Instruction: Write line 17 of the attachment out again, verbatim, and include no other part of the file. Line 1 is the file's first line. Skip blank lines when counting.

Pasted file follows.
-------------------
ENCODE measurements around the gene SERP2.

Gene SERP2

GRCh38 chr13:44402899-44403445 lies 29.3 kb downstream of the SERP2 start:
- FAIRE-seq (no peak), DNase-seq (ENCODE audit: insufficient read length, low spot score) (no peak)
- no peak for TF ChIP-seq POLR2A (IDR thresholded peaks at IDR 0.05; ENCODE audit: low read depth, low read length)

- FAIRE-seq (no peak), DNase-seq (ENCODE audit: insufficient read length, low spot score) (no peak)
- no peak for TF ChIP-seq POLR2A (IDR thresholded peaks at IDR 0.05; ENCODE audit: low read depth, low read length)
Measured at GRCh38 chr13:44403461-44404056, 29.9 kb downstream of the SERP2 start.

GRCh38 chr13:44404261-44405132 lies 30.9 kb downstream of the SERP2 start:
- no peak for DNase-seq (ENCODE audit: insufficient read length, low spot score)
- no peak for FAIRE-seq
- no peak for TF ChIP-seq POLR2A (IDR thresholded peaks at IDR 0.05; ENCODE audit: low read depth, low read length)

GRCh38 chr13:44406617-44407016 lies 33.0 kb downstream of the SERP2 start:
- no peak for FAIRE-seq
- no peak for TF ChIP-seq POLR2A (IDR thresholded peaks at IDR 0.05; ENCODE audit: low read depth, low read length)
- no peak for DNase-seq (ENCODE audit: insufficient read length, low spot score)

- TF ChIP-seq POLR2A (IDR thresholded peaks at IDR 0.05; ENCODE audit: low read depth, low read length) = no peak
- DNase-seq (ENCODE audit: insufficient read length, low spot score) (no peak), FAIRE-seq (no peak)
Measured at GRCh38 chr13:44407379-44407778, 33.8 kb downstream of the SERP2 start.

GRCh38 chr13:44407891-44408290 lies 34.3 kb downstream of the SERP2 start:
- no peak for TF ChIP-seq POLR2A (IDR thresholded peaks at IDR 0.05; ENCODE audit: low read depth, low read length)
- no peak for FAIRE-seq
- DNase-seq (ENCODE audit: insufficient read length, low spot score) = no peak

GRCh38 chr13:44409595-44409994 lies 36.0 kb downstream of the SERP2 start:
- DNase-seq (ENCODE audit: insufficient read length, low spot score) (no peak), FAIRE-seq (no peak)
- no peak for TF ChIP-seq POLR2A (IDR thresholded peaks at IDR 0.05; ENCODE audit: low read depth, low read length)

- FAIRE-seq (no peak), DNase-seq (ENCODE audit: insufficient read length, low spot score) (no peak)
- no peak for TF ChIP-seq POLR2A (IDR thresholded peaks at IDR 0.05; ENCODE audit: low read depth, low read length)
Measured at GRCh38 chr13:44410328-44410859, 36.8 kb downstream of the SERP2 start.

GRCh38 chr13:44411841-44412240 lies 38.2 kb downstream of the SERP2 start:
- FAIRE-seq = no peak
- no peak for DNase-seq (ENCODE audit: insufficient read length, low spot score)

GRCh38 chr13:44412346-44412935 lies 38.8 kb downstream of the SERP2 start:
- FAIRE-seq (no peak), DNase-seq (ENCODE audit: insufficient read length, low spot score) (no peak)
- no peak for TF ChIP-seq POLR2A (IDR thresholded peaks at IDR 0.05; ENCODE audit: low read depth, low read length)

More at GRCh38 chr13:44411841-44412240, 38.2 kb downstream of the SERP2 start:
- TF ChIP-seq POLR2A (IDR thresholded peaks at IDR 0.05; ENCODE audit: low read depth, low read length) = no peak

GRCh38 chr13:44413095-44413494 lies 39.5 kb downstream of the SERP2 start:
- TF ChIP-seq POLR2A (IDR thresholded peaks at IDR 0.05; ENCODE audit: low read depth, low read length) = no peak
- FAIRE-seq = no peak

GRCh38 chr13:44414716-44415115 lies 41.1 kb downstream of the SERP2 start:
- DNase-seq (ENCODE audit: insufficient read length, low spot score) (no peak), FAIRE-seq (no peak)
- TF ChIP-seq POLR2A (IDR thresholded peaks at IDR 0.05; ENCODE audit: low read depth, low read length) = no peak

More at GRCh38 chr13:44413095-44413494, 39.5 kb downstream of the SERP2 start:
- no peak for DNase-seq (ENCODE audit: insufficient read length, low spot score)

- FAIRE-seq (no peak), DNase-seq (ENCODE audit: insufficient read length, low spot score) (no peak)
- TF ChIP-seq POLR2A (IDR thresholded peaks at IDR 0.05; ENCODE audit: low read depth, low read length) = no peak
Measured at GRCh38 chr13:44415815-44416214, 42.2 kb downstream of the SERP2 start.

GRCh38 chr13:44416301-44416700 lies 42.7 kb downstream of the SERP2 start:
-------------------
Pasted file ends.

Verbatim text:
- TF ChIP-seq POLR2A (IDR thresholded peaks at IDR 0.05; ENCODE audit: low read depth, low read length) = no peak